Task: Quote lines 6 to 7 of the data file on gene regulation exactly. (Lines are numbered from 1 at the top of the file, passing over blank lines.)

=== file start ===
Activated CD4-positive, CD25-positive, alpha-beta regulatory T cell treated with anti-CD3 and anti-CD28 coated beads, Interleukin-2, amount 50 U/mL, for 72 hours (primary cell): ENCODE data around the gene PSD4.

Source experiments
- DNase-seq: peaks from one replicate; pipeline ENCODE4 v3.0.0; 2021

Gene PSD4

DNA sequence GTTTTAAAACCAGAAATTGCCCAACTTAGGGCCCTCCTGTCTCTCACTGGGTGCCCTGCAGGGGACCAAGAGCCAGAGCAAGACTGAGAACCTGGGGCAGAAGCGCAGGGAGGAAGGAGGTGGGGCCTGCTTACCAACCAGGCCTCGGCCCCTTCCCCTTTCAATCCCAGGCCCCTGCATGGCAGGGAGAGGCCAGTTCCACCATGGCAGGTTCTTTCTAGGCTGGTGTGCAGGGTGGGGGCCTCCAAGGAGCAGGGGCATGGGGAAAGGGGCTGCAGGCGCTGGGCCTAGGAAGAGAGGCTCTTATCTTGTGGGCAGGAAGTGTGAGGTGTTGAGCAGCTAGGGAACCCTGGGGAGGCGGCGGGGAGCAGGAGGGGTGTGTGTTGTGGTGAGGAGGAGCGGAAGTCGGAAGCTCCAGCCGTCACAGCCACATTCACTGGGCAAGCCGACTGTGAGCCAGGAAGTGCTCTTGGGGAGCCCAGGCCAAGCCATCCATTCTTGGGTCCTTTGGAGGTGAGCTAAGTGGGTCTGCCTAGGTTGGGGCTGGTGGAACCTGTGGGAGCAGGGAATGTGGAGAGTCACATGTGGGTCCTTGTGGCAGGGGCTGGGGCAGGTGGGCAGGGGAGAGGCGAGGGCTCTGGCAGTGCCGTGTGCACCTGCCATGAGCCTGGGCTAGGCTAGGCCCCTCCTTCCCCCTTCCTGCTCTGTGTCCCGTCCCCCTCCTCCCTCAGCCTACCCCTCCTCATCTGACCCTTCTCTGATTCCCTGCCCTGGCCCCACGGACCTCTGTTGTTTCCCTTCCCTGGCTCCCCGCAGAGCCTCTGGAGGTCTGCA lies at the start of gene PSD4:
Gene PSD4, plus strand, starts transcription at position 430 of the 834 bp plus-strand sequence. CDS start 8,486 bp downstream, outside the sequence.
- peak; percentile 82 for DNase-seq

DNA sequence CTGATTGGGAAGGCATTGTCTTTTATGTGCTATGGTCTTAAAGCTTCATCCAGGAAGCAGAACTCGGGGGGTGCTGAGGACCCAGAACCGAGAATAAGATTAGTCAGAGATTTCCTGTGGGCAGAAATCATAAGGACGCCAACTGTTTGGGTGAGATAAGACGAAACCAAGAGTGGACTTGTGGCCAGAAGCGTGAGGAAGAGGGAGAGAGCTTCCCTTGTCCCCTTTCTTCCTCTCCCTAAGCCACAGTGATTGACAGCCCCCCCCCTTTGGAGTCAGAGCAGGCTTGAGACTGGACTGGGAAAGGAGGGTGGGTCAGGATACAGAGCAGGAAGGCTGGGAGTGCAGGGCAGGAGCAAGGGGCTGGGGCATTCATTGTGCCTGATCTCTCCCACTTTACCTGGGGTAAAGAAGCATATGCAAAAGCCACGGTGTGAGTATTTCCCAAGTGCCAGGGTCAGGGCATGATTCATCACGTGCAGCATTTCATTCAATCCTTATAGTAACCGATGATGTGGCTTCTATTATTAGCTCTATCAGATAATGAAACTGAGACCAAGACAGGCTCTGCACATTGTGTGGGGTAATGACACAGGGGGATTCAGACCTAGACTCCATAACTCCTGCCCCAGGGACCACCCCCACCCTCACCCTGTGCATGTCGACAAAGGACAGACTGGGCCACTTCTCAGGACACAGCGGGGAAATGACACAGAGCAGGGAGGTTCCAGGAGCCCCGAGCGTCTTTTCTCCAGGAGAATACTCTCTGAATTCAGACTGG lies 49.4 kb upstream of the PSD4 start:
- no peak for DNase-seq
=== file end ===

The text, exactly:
Gene PSD4, plus strand, starts transcription at position 430 of the 834 bp plus-strand sequence. CDS start 8,486 bp downstream, outside the sequence.
- peak; percentile 82 for DNase-seq